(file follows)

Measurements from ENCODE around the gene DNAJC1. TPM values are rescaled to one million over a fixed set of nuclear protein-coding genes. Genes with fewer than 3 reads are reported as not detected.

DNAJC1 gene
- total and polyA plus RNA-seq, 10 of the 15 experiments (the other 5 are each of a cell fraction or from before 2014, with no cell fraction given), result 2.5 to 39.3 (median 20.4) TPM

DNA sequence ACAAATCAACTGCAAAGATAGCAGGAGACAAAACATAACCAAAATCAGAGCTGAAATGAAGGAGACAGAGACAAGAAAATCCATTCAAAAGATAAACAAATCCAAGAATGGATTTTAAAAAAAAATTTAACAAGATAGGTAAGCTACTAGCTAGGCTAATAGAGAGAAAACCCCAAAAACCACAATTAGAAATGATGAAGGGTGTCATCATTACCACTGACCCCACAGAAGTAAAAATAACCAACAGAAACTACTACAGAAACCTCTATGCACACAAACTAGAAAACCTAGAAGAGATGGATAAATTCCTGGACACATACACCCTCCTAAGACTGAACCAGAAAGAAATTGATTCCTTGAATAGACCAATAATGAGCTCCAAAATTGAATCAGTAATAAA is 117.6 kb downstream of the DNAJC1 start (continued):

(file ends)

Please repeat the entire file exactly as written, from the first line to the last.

Measurements from ENCODE around the gene DNAJC1. TPM values are rescaled to one million over a fixed set of nuclear protein-coding genes. Genes with fewer than 3 reads are reported as not detected.

DNAJC1 gene
- total and polyA plus RNA-seq, 10 of the 15 experiments (the other 5 are each of a cell fraction or from before 2014, with no cell fraction given), result 2.5 to 39.3 (median 20.4) TPM

DNA sequence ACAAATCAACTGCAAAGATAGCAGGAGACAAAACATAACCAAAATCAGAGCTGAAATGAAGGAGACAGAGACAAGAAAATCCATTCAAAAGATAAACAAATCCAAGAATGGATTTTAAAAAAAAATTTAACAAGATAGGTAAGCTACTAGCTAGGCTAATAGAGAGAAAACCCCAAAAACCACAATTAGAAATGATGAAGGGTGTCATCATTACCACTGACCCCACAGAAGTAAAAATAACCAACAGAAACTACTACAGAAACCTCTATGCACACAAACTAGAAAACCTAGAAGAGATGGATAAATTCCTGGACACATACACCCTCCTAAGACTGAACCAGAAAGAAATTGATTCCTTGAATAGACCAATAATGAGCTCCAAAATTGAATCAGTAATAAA is 117.6 kb downstream of the DNAJC1 start (continued):